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Venus in Fur

a Play
by David Ives

COMPANY : Actor's Express [WEBSITE]
VENUE : Actor's Express [WEBSITE]
ID# 4499

SHOWING : September 04, 2013 - October 06, 2013



David Ives (All in the Timing) deliciously sexy comedy explodes on the Actors Express stage dripping with erotic, kinky fun. Vanda is a talented young actress who, despite arriving late for her audition, is determined to land the lead in a play based on a classic erotic novel. Her emotionally charged audition for the plays director becomes an electrifying game of cat and mouse in this steamy study of sex and power.

Director David Crowe
Assistant Stage Manager Meghan B Zern
Vanda Veronika Duerr
Thomas Adam Fristoe
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True West Carpathia
by playgoer
Sunday, September 22, 2013
David Ives’ "Venus in Fur" is populated not only by playwright/director Thomas Novachek (Adam Fristoe) and auditionee Vanda Jordan (Veronika Duerr), but by the two main characters in Leopold von Sacher-Masoch’s 1870 novella "Venus in Furs," not to mention the various personas Vanda tries on. As in Sam Shepard’s "True West," the two actors essentially switch personalities during the course of the show. It’s a neat, thought-provoking journey into sado-masochism.

Philip Male’s set embodies an industrial loft pressed into service as a low-budget audition room, with realistic pipes and a set of angled windows upstage, although it does not contain the fluorescent lights mentioned in the script. Mary Parker’s light design is magnificent, starting with shadows of the angled windows on the floor and morphing through a number of mood-setting variations. Elizabeth Rasmusson’s costuming requires only a few pieces, some modern-day and some 1870, but they are all well-chosen and well-fitted. This is a good-looking production.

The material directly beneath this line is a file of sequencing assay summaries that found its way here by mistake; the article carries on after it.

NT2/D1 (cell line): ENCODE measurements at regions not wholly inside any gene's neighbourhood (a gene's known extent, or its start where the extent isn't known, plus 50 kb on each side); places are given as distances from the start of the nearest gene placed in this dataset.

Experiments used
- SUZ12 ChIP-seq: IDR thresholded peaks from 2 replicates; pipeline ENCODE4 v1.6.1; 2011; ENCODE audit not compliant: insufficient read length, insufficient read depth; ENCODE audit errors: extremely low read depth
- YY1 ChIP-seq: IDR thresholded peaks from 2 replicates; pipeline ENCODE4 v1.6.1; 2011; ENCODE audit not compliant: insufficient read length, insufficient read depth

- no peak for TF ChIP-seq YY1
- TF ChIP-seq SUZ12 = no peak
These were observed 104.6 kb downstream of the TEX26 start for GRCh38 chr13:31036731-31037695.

A lot of the visual appeal of "Venus in Fur" comes from David Crowe’s direction, which moves action fluidly from spot to spot in the room, making use of chairs, two tables, a divan, and the bench of an otherwise-unused piano. Sightlines have to take into account audience on two sides of the rectangular rehearsal room, and Mr. Crowe’s blocking does just that. This is a very active two-person show.

Veronika Duerr’s performance is splendid, turning on a dime from a ditzy, foul-mouthed modern-day actress to an elegant 1870 noblewoman to a goddess with a German accent. The abruptness of the transitions provides a lot of the humor, and Ms. Duerr makes sure the audience immediately "gets" each transition. Adam Fristoe’s performance isn’t as flashy, but he does a fine job of portraying the acceptable, but less-than-stellar acting one would expect from a playwright/director. His final transition, as the roles of director/auditionee and mistress/slave are swapped, is perhaps not as successful as it might be, but it’s a fine line between believability and heightened realism. His performance is anchored in believability; I would have preferred something transcending that.

This intermissionless play is a tad too long. It packs a lot of material in, with discussions of "The Bacchae" and sexism and references to Greek and Roman gods intermingling with the adaptation of von Sacher-Masoch’s novella that is purportedly being readied for production. Mr. Ives created the script after first writing a straightforward adaptation of "Venus in Furs," and he may have felt the need to condense two acts’ worth of material into a single act. But too much fun for a single sitting is hardly a damning criticism. This production is a worthwhile way to spend a couple of hours. [POST A COMMENT REGARDING THIS REVIEW]


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